Needless to say, I have not been involved with Leland and his convert for very long, and so I keep discovering new things about both with each passing day. Leland is fascinating, as he took his love of the custom to another level. We, Leland and I, will share his many, many life's moments in later posts. Home made mufflers using brass shavings pilfered from Schlage Lock in SSF........See what I mean!!!!!!! But, for starters, I would like to try and describe the many mods done to his "new" car. Based on the fact that Leland helped Gene move into his new shop from the "coop" in 1955, I figure the mods started in '54 or early '55. Moving from front to rear....The grille was opened by removing the original grille including the upper eyebrow, and enlarging the opening out to the headlights. A pan was fab'd to form the lower limit of the opening. The front fender "fronts" are '55 Plymouth, and extend back about a foot. The hood opening was left stock. The bottom of the Chev fenders were left in place, and can be seen in the photos. The front wheel wells appear to be '55 Chev (?), grafted to the Plymouth fender front sides (which were later cut off). The '55 Chev rocker panel flair continues back to the rear quarters. The stock hood had the center section cut out, and a '53 (?) Desoto hood center section with scoop welded in. The scoop was opened and extended slightly. The cowl and windshield are '56 Ford (OMG) which is chopped about 5". Who wuda thought that a wraparound windshield would look okay on a '50 Chev (we're talking sock on a rooster here). What made this work is the method of chop, with the bottom leading edge being moved back to accommodate the windshield with the bottom cut off. This, of course, minimizes the profile. Remember, this also shortens the dogleg at the front of the doors, which have been modified to accept the windshield shape. Are you following this?? The full '56 Ford dash has been incorporated to keep the correct cowl shape. Remember, there are no wierd angles used to mate this all to the Chev cowl area. Ot one point, Gene called Leland and mentioned that he had idea for the rear. At this time, the conv lived at Gene's and Leland would go down in his '40 Plymouth sedan delivery, which he would sleep in, and help out. Seems Gene had acquired a set of '51 Olds 98 rear quarters, brand new. They held'm up, and the rest is history. The fun was incorporating them into the Chev body. They included the loooong skirts that Olds and Cad are known for. Leland took a look at the gas door and said, no way, it's ugly. Sooo, the door was refitted to the inside of the fender, but the Olds door wouldn't fit, so the Chev door was used, and the filler tube turned 180 degrees to work. Then the taillights were formed and '55 Pontiac lenses fitted. I didn't realize at first what the use of Olds quaters did to the profile of the car. Chevs of this era had low rear fenders and high trunks. Not real appealing. Now that look is gone, and the rear of this ride is really nice. The last thing out back is the '51 Merc bumper. Bolt on, not hardly. This bumper has been narrowed and the ends reshaped to fit the Olds quarters. Now, Leland had always wanted a carson style top, but like the shape of the conv top. So, a top was made out of a old Dodge hood,and an old Chev hood, using a conv type rear window and the Ford header trim. I believe this is the best looking top I have ever seen on a kustom, albiet a tad heavy. Okay, my fingers are numb. More to follow about Leland, and the progress. By the way, I spoke with Gene yesterday. He likes our grille ideas, as it will finish out what he started and check this out. He has offered to paint Lelands car. Think about that, he would put this finishing touches on a car that he customized 60 years ago. That, my friends, absolutely blows me away!!!!!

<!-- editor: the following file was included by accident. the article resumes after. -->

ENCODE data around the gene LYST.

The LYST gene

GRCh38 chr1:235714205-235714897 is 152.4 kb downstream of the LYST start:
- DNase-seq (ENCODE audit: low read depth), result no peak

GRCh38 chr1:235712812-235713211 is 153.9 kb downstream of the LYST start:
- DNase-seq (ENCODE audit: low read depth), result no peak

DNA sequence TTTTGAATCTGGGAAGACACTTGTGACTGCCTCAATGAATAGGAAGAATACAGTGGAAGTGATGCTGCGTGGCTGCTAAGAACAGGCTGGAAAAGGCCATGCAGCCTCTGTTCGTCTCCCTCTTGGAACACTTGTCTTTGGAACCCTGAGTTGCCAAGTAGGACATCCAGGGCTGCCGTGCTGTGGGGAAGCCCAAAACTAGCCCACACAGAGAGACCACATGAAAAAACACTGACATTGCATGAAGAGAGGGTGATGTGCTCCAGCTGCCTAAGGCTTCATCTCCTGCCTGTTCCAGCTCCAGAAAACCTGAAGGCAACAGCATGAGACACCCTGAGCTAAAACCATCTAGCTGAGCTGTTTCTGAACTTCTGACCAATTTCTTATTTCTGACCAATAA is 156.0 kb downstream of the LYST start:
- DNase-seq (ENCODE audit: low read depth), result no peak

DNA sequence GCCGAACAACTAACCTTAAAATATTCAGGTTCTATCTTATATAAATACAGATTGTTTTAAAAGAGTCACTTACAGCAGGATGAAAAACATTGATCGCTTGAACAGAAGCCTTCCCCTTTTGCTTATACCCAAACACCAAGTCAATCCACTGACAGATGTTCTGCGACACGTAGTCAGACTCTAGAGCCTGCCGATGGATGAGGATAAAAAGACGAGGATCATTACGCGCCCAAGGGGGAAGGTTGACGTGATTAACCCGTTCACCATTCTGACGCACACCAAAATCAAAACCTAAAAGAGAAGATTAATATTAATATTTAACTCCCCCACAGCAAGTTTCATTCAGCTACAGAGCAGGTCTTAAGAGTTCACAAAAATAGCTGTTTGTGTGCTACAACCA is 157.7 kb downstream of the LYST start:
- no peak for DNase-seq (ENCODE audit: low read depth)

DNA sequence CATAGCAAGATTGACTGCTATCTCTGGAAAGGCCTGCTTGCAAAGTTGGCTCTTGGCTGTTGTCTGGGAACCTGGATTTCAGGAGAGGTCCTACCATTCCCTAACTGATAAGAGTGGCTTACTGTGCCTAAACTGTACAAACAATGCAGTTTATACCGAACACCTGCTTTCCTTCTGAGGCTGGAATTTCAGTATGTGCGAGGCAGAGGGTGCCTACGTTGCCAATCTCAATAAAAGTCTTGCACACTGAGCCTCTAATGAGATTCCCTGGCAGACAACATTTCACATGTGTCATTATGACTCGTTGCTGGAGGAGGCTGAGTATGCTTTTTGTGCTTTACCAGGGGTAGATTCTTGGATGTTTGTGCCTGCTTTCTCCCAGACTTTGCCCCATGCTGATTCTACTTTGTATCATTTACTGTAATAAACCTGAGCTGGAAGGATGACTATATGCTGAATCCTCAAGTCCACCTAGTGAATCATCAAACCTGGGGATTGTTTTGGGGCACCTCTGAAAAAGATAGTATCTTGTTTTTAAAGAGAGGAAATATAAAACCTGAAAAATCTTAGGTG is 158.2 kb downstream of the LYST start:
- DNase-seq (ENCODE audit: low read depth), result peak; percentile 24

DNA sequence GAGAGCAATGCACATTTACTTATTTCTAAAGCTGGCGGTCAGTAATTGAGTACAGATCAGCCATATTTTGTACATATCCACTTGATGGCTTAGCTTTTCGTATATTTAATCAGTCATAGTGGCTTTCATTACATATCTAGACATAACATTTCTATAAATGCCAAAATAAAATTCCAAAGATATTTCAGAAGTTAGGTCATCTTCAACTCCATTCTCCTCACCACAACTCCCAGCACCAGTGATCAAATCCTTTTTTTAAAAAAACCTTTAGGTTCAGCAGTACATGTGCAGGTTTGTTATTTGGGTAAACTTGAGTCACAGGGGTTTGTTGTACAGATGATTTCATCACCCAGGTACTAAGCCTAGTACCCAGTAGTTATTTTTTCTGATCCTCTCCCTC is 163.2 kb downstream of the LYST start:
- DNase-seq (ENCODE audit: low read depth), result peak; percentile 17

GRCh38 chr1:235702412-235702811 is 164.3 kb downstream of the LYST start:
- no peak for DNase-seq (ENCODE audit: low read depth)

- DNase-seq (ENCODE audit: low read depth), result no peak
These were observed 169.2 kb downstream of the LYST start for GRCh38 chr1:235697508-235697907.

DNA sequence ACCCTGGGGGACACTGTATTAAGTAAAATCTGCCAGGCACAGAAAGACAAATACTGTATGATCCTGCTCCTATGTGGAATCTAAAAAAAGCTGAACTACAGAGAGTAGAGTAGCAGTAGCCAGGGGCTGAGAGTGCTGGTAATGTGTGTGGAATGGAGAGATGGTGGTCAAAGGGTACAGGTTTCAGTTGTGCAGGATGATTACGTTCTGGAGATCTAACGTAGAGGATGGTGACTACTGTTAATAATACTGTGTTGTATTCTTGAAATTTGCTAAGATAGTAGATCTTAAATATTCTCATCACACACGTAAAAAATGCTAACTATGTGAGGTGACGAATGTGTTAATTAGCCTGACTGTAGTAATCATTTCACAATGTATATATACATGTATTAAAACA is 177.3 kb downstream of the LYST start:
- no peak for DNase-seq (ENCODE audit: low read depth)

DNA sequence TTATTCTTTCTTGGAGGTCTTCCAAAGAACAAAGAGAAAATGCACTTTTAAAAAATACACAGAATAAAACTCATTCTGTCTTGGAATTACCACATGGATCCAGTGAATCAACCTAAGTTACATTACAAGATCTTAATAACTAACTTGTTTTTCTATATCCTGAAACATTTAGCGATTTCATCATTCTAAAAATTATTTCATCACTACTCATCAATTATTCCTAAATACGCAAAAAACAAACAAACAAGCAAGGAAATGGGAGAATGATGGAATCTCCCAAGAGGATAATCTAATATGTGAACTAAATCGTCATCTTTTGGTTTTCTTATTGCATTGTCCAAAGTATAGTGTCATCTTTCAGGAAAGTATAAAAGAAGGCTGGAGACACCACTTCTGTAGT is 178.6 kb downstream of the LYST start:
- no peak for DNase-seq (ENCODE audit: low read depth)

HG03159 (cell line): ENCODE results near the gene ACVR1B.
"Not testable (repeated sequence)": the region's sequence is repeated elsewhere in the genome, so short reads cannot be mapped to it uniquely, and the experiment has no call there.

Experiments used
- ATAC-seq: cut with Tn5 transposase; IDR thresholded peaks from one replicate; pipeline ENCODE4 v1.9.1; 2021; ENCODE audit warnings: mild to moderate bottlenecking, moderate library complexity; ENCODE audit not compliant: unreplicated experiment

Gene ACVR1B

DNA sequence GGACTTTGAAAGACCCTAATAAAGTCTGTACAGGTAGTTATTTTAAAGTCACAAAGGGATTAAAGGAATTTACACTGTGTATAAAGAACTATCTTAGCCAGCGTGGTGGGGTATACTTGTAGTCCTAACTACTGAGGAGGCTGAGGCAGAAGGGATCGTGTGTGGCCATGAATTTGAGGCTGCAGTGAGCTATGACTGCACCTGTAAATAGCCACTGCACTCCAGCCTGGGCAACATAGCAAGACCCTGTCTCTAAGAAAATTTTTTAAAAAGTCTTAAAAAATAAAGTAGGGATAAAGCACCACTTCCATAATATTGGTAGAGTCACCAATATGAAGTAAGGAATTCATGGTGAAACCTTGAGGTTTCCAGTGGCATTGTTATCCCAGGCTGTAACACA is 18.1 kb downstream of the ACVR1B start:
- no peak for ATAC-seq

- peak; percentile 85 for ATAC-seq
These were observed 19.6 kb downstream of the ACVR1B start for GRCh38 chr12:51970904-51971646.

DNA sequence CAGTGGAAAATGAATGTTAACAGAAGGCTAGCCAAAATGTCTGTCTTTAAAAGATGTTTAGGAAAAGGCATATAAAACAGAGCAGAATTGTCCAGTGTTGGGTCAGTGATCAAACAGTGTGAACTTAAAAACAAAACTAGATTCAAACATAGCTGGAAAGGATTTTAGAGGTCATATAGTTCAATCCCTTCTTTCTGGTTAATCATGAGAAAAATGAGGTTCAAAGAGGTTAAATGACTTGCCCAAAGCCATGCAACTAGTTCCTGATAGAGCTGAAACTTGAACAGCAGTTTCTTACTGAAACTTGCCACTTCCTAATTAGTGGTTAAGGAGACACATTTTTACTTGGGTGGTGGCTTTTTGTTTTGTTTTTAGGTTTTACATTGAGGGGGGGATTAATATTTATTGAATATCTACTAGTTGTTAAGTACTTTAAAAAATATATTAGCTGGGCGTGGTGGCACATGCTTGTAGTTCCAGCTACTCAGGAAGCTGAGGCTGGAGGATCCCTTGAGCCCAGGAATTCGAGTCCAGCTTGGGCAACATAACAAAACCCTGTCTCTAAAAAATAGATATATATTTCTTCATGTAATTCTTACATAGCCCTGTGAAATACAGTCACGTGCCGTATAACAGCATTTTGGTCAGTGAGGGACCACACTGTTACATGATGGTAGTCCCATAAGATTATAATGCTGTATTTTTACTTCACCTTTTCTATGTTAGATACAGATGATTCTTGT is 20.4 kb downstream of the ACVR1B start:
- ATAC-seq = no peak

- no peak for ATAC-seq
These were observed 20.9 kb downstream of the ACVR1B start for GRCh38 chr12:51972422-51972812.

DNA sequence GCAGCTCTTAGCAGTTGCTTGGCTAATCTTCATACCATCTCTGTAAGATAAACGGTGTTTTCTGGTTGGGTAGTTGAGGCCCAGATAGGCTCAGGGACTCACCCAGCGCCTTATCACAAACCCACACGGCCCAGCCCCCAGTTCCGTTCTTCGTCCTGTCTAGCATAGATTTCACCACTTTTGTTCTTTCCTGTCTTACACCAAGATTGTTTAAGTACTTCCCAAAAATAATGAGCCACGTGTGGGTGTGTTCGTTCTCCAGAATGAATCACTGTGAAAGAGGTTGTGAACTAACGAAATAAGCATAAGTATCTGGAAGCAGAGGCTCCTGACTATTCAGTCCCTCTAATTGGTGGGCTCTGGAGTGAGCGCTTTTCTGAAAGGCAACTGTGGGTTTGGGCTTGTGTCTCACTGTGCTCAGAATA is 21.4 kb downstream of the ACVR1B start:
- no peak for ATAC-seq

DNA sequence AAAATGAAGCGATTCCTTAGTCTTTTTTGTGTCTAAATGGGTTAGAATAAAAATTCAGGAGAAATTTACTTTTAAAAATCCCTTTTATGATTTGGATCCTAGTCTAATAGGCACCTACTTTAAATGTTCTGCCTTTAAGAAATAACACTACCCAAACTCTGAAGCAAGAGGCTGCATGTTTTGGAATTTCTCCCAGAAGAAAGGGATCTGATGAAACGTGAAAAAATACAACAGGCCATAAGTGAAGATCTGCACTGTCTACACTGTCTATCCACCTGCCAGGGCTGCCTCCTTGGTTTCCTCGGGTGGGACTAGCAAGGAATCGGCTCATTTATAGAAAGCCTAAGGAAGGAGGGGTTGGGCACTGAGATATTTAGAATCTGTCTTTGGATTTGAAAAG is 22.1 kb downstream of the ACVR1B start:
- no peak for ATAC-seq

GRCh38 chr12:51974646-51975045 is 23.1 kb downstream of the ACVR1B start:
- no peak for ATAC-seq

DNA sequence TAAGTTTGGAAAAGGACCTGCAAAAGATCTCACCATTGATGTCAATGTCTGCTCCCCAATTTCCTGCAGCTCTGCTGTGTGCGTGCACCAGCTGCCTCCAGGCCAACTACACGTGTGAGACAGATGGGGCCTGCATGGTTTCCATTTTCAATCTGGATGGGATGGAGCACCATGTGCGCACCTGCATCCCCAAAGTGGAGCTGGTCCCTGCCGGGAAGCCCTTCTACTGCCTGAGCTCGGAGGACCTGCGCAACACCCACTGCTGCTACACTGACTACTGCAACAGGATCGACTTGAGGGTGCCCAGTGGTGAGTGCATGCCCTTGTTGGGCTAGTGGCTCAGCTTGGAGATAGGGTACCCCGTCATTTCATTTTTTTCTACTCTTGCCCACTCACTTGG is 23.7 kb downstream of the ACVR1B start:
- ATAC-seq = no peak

13. ol55